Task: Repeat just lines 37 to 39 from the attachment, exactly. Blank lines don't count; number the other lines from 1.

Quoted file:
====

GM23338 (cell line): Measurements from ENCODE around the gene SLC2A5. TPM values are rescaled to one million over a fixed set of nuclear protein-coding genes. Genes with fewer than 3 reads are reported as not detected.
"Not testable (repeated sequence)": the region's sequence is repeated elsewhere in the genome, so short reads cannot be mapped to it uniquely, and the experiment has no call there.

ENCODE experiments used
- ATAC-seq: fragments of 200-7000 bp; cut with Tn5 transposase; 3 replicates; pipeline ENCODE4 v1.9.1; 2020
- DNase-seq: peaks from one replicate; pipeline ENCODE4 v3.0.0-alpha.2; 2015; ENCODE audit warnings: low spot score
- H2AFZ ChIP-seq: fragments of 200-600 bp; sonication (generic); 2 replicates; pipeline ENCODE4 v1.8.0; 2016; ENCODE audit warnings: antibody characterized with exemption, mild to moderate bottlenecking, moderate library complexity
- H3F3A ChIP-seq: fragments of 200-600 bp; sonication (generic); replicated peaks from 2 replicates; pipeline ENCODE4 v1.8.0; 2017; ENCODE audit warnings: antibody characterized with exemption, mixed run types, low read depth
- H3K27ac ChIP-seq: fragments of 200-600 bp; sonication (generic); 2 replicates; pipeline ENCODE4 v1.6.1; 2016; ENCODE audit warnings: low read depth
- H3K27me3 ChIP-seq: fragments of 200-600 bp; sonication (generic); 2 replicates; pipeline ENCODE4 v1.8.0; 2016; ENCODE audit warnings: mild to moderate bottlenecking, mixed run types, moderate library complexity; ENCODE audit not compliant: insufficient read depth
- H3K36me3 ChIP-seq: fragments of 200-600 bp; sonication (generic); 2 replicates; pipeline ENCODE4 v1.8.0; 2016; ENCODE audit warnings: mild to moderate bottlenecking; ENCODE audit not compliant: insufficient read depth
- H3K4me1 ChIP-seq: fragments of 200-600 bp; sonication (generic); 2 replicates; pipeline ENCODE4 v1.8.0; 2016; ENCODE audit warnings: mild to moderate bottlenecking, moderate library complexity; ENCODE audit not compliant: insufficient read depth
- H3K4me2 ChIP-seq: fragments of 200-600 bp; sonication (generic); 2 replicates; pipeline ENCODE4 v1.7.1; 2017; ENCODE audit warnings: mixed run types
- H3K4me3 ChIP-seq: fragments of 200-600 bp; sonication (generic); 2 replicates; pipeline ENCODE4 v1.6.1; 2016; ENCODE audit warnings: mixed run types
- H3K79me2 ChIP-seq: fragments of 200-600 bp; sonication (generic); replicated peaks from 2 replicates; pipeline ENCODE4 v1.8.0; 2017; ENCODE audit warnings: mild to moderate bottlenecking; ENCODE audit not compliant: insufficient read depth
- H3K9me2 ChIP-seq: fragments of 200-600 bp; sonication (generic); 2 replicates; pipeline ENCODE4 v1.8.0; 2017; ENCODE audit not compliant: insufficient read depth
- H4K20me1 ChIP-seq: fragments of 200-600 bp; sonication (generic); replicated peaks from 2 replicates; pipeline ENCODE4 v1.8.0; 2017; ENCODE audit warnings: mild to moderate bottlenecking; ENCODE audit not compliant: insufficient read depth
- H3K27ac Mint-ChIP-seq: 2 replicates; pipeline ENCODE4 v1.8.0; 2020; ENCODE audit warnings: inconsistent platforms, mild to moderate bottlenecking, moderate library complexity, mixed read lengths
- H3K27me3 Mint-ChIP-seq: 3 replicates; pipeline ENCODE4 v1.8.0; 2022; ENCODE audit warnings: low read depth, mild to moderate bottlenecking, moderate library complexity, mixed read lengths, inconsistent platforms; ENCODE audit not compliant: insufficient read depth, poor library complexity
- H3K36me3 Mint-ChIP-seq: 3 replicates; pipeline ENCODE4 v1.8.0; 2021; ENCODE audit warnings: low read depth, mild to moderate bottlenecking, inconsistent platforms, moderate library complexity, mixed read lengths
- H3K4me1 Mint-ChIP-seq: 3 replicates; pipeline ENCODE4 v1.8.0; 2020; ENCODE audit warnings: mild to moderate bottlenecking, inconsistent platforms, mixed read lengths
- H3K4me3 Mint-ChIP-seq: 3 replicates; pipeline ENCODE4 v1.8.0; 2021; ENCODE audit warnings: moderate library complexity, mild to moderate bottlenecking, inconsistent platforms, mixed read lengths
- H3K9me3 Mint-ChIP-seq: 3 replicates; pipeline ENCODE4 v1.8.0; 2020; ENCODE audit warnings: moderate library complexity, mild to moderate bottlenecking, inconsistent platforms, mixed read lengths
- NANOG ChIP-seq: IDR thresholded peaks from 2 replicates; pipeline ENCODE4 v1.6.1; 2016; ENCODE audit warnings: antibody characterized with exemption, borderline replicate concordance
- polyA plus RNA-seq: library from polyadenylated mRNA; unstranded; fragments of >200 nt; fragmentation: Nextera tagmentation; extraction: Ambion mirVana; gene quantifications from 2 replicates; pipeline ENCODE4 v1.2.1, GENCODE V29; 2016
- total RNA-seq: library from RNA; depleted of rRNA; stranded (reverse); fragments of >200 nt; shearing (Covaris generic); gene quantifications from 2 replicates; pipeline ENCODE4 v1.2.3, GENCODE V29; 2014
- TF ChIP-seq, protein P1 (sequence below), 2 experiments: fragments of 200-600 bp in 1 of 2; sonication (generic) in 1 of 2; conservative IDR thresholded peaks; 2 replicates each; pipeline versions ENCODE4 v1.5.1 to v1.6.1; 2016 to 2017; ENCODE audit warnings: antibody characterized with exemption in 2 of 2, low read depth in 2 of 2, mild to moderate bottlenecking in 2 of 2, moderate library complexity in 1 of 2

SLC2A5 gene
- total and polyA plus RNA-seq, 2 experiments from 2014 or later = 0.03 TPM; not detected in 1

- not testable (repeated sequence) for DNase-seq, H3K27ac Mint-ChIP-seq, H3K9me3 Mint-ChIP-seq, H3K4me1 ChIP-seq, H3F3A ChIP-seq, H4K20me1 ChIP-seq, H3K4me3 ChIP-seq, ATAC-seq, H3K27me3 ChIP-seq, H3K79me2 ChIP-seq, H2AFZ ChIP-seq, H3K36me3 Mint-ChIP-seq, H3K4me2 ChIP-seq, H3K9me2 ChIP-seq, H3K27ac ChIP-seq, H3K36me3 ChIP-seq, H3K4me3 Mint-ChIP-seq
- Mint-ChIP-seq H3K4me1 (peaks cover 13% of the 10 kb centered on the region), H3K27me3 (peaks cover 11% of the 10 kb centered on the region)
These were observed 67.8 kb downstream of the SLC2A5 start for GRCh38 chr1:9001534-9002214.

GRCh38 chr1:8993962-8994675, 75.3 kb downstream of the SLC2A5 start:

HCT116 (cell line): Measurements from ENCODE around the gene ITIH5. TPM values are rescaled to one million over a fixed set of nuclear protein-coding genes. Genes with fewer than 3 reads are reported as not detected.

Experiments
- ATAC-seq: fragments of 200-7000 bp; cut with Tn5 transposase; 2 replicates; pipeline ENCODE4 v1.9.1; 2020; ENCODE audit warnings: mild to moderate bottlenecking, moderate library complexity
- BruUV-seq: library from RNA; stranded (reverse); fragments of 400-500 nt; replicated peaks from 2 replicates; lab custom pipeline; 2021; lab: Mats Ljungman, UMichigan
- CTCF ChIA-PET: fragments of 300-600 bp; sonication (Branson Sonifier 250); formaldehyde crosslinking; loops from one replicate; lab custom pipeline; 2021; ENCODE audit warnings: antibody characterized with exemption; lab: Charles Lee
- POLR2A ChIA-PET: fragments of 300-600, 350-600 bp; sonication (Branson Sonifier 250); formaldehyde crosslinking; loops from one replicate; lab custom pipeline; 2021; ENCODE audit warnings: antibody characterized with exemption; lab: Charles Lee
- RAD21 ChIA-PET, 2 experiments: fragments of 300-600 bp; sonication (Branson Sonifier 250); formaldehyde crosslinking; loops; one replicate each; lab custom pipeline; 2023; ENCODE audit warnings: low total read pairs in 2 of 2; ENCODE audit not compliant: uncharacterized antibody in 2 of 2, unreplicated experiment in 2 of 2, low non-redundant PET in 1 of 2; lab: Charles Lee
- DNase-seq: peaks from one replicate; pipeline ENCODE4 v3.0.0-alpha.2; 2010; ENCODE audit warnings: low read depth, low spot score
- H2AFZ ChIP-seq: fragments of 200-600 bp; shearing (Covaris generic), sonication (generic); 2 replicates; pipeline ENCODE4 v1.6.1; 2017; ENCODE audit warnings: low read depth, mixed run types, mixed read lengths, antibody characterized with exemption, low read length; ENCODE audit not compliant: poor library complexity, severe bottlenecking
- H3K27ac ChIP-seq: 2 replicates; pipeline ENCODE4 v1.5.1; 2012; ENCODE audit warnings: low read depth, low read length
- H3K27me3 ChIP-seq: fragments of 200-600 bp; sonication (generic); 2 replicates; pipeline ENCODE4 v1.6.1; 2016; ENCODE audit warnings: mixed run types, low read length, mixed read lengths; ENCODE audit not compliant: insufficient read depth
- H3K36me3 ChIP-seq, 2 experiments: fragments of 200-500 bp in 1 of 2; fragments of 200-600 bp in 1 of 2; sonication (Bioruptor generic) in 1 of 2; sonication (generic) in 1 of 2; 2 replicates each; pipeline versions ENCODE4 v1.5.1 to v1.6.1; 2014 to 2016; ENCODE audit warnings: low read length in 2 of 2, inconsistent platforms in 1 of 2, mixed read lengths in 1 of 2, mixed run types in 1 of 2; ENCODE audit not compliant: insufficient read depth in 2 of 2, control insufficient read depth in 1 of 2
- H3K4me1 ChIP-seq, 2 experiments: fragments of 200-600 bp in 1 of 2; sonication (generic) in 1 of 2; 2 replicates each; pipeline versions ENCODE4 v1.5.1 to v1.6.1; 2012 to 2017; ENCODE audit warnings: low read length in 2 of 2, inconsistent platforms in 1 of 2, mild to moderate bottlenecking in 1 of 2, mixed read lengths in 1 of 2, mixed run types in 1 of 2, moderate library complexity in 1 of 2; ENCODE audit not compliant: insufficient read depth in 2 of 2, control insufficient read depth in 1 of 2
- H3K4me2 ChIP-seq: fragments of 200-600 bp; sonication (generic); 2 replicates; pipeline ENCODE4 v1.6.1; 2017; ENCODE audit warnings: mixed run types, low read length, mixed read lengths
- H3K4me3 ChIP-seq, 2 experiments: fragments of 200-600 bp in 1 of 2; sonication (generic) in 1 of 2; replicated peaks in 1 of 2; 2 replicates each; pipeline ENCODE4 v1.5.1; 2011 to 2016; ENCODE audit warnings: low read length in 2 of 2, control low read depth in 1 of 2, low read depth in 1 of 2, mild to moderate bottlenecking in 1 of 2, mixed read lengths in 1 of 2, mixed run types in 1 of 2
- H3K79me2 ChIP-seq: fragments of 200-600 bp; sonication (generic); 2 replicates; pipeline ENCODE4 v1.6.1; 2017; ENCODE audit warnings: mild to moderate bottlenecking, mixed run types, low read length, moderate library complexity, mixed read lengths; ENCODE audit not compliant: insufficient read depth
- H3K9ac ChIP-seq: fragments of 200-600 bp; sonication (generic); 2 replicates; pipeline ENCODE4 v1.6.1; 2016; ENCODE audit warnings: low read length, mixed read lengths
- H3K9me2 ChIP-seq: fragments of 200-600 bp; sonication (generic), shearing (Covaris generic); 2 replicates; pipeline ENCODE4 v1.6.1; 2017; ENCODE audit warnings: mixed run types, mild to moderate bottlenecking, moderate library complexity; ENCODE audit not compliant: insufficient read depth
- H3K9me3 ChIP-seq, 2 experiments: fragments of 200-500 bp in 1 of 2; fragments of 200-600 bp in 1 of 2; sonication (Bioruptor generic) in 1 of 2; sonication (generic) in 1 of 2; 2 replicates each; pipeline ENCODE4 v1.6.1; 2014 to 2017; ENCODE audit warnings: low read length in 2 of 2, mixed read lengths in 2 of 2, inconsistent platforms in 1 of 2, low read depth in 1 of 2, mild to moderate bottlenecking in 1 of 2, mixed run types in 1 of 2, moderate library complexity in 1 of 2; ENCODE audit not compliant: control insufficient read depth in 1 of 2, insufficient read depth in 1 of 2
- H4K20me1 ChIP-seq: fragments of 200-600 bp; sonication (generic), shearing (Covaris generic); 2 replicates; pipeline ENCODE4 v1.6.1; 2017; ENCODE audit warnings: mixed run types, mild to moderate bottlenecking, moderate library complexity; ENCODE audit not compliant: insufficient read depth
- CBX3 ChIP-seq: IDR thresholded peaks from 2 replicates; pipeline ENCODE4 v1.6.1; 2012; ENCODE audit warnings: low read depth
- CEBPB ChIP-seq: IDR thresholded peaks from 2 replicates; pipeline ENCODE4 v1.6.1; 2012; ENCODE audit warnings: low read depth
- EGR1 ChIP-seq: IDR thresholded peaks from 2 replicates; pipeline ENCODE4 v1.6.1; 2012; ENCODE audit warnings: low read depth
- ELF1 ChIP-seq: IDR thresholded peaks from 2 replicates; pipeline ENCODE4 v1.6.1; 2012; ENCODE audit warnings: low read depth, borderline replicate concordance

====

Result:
- CTCF ChIA-PET: fragments of 300-600 bp; sonication (Branson Sonifier 250); formaldehyde crosslinking; loops from one replicate; lab custom pipeline; 2021; ENCODE audit warnings: antibody characterized with exemption; lab: Charles Lee
- POLR2A ChIA-PET: fragments of 300-600, 350-600 bp; sonication (Branson Sonifier 250); formaldehyde crosslinking; loops from one replicate; lab custom pipeline; 2021; ENCODE audit warnings: antibody characterized with exemption; lab: Charles Lee
- RAD21 ChIA-PET, 2 experiments: fragments of 300-600 bp; sonication (Branson Sonifier 250); formaldehyde crosslinking; loops; one replicate each; lab custom pipeline; 2023; ENCODE audit warnings: low total read pairs in 2 of 2; ENCODE audit not compliant: uncharacterized antibody in 2 of 2, unreplicated experiment in 2 of 2, low non-redundant PET in 1 of 2; lab: Charles Lee